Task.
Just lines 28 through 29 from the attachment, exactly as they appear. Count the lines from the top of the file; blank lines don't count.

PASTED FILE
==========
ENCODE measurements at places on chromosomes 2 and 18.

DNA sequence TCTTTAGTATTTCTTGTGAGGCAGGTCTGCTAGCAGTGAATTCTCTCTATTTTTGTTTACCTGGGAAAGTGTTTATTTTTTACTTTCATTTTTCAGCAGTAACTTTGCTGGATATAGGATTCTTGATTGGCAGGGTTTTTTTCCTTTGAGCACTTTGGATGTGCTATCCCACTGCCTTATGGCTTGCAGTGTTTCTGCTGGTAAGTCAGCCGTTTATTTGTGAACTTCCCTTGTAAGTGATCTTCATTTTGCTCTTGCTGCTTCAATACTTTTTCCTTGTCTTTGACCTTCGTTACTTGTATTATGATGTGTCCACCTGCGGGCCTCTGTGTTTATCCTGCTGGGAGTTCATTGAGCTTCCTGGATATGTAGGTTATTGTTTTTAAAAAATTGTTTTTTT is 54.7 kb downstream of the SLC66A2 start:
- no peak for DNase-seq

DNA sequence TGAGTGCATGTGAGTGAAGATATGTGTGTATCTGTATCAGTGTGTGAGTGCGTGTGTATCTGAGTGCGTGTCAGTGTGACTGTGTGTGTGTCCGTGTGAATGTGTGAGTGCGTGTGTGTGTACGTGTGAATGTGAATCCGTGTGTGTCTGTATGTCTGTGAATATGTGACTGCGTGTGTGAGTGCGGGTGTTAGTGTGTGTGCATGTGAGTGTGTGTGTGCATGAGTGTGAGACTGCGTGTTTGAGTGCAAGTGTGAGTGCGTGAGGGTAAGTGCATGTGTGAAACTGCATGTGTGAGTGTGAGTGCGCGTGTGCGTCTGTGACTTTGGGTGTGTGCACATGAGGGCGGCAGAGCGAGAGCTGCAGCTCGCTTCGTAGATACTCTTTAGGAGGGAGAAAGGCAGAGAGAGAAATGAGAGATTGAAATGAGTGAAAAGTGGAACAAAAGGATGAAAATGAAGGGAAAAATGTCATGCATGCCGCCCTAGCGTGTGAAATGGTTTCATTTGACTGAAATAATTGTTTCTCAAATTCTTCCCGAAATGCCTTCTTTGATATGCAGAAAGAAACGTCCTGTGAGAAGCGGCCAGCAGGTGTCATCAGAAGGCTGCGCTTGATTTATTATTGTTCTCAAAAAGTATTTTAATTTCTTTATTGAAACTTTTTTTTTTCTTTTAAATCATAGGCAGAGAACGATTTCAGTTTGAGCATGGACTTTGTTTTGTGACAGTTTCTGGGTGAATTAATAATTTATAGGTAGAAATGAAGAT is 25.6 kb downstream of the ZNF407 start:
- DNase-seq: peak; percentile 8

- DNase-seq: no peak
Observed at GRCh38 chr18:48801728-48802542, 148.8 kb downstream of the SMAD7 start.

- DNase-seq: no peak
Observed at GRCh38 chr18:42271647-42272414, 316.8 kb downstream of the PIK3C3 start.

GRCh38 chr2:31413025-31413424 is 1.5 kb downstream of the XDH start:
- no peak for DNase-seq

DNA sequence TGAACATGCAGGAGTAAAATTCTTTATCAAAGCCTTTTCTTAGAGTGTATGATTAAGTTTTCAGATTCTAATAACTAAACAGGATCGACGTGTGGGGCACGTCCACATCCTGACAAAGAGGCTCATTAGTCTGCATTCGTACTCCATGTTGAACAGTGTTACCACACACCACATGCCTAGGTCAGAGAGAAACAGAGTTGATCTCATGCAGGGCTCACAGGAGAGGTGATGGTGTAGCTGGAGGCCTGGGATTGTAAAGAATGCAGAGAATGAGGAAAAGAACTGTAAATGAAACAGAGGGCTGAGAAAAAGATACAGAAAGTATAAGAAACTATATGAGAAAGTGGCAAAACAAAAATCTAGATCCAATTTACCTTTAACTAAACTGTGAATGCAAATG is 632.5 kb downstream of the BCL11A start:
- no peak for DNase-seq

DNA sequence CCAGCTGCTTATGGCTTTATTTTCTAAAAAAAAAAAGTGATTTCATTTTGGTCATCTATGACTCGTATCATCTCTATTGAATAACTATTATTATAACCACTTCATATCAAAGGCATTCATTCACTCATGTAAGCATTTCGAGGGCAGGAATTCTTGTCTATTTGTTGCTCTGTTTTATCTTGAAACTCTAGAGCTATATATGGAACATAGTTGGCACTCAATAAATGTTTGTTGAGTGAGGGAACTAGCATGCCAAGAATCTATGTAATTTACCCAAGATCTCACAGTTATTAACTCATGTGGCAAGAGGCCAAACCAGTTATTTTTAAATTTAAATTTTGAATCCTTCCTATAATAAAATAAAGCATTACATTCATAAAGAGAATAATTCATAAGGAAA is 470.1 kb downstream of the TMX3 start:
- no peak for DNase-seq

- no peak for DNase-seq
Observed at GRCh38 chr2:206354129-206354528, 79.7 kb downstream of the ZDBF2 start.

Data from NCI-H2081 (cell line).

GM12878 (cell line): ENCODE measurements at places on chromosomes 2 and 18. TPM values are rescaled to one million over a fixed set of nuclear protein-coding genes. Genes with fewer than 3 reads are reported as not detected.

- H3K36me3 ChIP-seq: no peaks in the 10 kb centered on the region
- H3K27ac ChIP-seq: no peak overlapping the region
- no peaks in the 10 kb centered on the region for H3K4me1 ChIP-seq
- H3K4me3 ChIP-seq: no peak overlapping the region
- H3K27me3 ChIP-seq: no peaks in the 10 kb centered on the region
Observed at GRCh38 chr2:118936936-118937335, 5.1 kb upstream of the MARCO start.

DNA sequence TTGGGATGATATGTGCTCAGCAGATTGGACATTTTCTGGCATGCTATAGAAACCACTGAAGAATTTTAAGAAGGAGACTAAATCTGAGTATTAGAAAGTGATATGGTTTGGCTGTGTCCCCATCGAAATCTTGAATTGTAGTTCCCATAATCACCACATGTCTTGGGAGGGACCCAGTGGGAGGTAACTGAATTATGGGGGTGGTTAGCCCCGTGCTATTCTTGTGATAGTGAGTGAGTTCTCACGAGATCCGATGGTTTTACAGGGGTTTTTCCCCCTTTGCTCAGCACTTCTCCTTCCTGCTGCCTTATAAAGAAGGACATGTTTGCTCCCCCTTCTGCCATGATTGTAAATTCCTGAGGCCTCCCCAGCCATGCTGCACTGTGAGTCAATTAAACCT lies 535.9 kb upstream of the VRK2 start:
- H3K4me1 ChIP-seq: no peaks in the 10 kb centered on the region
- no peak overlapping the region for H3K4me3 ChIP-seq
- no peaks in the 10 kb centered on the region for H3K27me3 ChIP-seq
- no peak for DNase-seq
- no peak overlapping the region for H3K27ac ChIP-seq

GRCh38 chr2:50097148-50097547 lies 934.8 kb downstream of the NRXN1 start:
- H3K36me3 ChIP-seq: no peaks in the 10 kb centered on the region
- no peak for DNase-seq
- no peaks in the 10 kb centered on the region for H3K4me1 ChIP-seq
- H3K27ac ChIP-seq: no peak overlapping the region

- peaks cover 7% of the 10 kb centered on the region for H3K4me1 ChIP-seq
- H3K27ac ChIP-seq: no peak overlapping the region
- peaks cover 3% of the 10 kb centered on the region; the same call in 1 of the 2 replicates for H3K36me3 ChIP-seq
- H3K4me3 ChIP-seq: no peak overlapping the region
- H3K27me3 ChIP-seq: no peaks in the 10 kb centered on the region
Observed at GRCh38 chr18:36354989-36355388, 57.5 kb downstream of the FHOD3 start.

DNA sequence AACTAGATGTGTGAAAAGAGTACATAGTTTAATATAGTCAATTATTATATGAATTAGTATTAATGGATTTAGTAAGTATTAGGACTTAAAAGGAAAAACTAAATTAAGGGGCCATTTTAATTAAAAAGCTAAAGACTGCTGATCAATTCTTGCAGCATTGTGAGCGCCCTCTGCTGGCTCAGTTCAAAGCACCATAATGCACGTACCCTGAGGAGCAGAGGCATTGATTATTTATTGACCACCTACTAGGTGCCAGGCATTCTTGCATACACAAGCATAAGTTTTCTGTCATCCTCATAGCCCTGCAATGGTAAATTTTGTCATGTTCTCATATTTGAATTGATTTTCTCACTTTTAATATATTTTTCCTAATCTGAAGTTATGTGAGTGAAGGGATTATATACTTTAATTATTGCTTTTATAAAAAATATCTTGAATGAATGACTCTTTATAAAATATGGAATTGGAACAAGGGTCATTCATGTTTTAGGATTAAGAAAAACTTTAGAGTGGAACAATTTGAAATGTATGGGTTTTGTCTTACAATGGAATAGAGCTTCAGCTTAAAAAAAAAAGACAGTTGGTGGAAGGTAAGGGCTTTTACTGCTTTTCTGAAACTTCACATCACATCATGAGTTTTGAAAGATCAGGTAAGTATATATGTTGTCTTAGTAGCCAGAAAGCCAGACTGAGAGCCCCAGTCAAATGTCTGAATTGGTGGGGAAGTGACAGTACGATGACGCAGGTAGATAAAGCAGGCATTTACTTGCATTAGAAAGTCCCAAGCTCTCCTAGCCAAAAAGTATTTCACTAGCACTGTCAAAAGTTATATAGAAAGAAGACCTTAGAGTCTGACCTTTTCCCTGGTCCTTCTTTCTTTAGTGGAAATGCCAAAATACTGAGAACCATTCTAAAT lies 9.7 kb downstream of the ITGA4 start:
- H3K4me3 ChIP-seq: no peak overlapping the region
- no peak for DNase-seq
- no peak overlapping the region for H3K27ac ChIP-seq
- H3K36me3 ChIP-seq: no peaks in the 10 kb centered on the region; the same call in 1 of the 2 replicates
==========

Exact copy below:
- no peak overlapping the region for H3K4me3 ChIP-seq
- no peaks in the 10 kb centered on the region for H3K27me3 ChIP-seq